April 21, 2009

Merritt Island NWR

Merritt Island National Wildlife Refuge is one of the top birding sites on the Florida Atlantic coast. The refuge contains 21 threatened and endangered animals. This is more than any other U.S. refuge outside of Hawaii. All the refuge lands were purchased in the 1960's by the US government to develop the Kennedy Space Center. Non-essential part of the property created a buffer around the space center and became the refuge.

Approximately one half of the 140, 000 acres contained in the refuge are brackish estuaries and marsh. The remaining lands consist of beaches, dunes, scrub oaks, pine forest and oak and plam hammocks.

Bird abound! We were told that the numbers were down because the water was low. We discovered that if you found water, you found birds! Large numbers of wading birds were in pockets where we found water that contained food.

High winds kept us from wanting to stay at the beach for very long.

We enjoyed hiking several different trails through oak and palm hammocks. Though we heard several birds, we never got many good looks. We enjoyed a bite from a sour wild orange.

While walking on one of the boardwalks, we heard what we thought was a branch falling out of the tree. Looking to where it had falled we saw a small snake trying to wriggle through the holes in the boards.
There were plenty of vines to enjoy and play Tarzan on.

Within site of each other you have the advancement of travel to outer space to the primitive Florida landscape complete with prehistoric relics.

April 11, 2009

Hell's Bay Canoe Trail

After spending a week on the Wilderness Waterway in the Everglades, we were eager to show our friends Dave and Phil a bit of route we'd taken. We canoes in tow, we headed to the put in on the side of the road.

There are a few reasons why this is called the Hell's Bay trail. For one, there are more twist and turns than you can count. The narrow trail winds through a mosquitoey, shallow mangrove swamp. If it weren't for the marked PVC posts at every turn, you could get lost in here very easily!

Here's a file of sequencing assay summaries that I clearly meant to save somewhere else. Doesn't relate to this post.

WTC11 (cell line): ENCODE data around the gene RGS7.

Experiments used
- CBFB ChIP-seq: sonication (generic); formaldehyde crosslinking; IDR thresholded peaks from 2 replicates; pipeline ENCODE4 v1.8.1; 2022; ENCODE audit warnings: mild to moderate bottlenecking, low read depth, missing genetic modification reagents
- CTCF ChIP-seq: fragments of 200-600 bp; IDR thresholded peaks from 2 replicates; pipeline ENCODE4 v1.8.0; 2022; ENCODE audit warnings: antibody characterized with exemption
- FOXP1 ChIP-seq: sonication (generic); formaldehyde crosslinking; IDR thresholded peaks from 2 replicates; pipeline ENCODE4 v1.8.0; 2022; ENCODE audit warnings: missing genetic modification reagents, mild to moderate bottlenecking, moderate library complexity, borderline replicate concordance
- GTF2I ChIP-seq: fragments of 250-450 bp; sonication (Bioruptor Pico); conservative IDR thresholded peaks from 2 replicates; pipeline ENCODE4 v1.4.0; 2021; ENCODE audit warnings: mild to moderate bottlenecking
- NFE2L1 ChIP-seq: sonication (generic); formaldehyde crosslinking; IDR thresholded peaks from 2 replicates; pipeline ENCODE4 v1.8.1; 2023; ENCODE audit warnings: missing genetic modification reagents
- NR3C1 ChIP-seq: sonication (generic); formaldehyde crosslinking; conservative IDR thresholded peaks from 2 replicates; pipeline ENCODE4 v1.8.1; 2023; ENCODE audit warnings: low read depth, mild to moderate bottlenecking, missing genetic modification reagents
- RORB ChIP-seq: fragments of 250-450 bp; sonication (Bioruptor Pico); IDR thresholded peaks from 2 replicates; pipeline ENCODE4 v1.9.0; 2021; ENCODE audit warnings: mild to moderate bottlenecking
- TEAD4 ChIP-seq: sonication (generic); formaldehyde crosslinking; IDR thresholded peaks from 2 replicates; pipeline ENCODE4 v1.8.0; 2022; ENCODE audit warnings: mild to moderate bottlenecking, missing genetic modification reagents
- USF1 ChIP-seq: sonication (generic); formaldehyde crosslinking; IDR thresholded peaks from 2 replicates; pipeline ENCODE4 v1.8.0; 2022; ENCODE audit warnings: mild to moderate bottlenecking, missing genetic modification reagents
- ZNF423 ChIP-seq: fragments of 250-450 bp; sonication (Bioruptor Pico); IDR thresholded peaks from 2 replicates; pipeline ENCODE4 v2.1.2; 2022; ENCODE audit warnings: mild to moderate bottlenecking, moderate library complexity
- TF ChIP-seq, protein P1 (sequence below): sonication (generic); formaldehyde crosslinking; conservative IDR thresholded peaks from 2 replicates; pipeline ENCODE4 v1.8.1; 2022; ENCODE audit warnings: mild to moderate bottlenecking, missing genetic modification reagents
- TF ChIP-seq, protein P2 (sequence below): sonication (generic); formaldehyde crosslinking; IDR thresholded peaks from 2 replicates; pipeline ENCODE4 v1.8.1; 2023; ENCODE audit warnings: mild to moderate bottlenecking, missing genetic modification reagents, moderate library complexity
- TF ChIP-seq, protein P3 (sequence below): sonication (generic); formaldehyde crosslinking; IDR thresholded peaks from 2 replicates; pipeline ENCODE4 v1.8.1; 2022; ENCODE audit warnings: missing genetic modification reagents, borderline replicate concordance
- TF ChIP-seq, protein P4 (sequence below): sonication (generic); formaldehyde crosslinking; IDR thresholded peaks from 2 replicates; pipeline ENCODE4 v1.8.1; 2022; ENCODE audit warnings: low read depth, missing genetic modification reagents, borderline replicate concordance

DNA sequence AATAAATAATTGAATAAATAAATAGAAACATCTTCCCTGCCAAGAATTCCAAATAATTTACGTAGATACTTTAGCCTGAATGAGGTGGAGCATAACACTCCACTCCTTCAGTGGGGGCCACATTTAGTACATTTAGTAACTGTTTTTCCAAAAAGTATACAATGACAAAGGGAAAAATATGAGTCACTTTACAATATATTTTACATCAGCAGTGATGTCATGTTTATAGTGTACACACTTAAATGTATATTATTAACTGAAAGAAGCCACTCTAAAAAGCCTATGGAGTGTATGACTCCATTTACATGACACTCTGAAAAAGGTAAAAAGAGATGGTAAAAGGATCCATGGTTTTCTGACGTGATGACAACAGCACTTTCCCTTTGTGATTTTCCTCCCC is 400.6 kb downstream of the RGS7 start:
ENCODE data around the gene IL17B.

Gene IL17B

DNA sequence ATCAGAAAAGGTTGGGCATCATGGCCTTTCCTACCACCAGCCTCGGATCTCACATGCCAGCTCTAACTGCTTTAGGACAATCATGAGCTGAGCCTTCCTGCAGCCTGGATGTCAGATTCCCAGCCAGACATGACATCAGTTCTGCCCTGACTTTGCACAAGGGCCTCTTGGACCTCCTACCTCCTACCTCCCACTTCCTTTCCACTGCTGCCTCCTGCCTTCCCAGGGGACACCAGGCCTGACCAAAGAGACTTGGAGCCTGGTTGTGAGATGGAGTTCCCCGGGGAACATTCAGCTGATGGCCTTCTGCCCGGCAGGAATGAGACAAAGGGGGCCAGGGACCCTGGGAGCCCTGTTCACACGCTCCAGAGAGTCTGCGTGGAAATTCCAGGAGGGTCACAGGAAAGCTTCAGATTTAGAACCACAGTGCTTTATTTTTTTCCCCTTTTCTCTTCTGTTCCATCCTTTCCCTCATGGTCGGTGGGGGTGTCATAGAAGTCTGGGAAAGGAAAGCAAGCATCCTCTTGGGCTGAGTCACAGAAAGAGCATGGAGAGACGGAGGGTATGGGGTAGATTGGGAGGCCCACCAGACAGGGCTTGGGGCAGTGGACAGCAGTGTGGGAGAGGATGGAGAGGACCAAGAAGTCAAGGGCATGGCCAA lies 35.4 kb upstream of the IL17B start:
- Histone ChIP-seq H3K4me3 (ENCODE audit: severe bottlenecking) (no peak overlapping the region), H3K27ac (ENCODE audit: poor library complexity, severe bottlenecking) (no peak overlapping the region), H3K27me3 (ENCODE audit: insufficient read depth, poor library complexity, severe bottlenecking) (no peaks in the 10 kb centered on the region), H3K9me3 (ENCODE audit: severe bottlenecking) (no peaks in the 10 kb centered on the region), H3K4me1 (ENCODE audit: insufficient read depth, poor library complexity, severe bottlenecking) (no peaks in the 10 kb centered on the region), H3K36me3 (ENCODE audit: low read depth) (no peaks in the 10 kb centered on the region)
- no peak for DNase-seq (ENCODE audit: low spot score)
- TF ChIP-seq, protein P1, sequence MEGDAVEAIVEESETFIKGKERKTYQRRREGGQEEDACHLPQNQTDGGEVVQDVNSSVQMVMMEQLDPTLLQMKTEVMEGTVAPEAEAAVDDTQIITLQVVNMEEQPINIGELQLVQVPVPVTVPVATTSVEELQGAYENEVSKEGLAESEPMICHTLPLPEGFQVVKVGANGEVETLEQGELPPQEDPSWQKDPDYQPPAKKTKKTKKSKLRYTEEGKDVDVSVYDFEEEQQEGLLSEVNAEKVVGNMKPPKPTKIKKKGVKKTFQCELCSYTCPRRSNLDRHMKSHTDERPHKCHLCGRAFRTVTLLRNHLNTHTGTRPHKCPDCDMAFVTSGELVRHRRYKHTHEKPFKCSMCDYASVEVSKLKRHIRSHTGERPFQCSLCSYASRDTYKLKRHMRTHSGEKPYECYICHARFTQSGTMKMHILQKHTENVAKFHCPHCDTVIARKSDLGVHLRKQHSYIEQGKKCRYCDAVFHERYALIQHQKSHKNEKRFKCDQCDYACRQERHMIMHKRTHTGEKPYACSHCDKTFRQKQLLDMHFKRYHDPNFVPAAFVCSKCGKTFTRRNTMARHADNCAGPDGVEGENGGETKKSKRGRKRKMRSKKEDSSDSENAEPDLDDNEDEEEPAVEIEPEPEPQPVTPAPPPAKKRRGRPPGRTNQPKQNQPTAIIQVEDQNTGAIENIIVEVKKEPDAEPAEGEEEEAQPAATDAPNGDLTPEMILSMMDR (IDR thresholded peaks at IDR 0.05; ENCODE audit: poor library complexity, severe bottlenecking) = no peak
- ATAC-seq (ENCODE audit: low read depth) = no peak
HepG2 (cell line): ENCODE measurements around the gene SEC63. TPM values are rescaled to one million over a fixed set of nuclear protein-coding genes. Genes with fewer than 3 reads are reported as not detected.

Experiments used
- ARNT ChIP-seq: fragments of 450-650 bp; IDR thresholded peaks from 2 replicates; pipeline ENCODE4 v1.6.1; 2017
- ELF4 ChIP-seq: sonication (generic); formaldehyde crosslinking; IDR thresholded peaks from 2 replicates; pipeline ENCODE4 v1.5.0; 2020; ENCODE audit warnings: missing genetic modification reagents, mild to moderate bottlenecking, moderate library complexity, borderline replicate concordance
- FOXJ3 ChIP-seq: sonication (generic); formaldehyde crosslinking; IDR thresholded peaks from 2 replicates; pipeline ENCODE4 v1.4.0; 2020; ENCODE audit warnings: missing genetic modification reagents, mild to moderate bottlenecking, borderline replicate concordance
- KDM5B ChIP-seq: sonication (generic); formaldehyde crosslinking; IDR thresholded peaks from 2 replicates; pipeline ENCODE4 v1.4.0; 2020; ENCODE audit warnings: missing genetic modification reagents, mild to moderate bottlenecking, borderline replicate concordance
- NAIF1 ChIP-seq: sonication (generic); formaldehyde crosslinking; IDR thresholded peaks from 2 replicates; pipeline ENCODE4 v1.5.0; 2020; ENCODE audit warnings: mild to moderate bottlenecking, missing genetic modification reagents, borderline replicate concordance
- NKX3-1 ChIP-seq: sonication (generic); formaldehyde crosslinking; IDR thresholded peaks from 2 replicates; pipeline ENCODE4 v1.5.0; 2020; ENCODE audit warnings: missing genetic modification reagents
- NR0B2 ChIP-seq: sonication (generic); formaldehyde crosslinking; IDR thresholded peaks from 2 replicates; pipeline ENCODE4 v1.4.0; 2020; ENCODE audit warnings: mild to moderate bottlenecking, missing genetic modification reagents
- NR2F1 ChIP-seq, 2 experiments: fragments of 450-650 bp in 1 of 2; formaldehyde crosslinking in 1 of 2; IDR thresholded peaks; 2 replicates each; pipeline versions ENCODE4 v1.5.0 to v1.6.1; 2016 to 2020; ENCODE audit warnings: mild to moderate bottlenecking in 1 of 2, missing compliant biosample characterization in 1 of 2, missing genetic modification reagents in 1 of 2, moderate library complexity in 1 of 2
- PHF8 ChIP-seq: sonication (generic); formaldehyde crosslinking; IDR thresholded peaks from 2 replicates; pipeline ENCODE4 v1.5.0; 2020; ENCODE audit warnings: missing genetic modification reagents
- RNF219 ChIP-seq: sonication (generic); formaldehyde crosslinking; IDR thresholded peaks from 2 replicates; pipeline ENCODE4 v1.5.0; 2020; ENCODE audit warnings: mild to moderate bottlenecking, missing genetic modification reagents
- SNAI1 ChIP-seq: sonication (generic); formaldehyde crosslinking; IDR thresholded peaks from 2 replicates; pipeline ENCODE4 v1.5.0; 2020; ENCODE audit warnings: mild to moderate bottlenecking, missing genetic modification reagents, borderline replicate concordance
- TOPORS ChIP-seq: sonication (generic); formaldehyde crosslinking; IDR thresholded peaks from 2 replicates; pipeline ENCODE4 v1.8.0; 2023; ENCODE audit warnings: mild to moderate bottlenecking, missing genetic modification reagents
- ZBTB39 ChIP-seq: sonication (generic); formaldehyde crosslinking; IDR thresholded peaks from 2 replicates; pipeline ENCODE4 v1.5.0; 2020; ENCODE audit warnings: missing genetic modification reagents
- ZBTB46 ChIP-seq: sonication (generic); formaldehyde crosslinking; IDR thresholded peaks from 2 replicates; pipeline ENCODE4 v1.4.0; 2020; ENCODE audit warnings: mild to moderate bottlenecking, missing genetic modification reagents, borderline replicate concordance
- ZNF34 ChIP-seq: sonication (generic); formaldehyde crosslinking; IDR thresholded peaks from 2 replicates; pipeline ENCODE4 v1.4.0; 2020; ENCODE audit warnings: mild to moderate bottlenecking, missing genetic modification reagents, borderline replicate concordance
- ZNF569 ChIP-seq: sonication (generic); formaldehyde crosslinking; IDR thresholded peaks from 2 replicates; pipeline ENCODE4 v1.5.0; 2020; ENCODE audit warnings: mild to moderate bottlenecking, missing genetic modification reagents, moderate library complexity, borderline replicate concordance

Since Philip and I were in solo (thus shorter) canoes, we had less trouble making the sharp turns. Sam and Dave had more trouble with their longer canoe.

We took a few breaks to explore some islands. We were headed towards a campsite on a heavily wooded island called the Lard Can. It is an old spot that humans have inhabited since the Calusa Indians did hundreds of years ago. In the pre national park days, gladesmen would set up hunting and fishing camps here. They would store their supplies in big lard containers made of tin which kept their provisions dry. Now all visitors to the muddy piece of land see is usually lost of mosquitoes. We hoped to make it out to one of the chickees in the bay but high winds prevented us from wanting to venture out in the open water with our canoes. We made out way back to the put in. This way we were either fighting the winds or the tide. We never could figure out which one it was. This time Sam and Dave were in the lead since they had double motor power. All we could think of as we loaded up to leave was getting a nice cold drink down the road.

As you can see from Phil's attire, the heat was telling us it was time to start heading north!

April 10, 2009

Traveling the Everglades Waterway

We spent a couple of weeks in the Flamingo area of the Everglades, and decide to make it our basecamp for a journey that Kim and I have wanted to do since our paddle in the upper part of the Wilderness Waterway five years ago. The trip will take us from the southern end of the state at Florida Bay at Flamingo up the one hundred plus mile journey to the Everglades City Ranger Station, and will take us six days and five nights.

The winds are screaming out of the south the morning of our departure, so after looking at our maps, we decide to launch at Hell's Bay (about 8 miles east of the Waterway) in order to avoid the rough waters of Whitewater Bay. Dave graciously volunteered to be our shuttle, so off we went from Flamingo Campground, to the small roadside launch.
Day 1:
Our route for today will take us through Hell's Bay, a twisting winding labyrinth of tightly intertwined mangroves, marked only by a series of white PVC pipes (thank you Park Rangers!).
Once through "Hell" we will break out into a serties of small bays and lakes that eventually allow us to work our way to northward roughly 10 miles to North River Chickee for our first night's stay in this remote wilderness.

I guess the name Hell's Bay is misleading, more like Hell's tunnels. Negotiating this ticket of tangled, low-hanging stuff took about 3 miles of careful paddling before we could ever crank the motor.

You might say, why the motor??? Being "purist" padders, we learned while in Alaska that there are many places we missed a great experience because of the distances involved.

So, we decided to try this combination of a larger tandem canoe and the little 26lb Honda 2hp, 4-stroke engine. It turns out it made this 100+ mile trip enjoyable, allowing us plenty of time to explore and to arrive early each day at our next camp and just relax.

We spot Rodgers River Chickee (a double) which is guarded by a large Osprey nest.
It's been almost 4 years since we did our first Everglades paddle. We learned that mosquitoes don't bother you on these elevated platforms, set a distance from the thicker shoreline.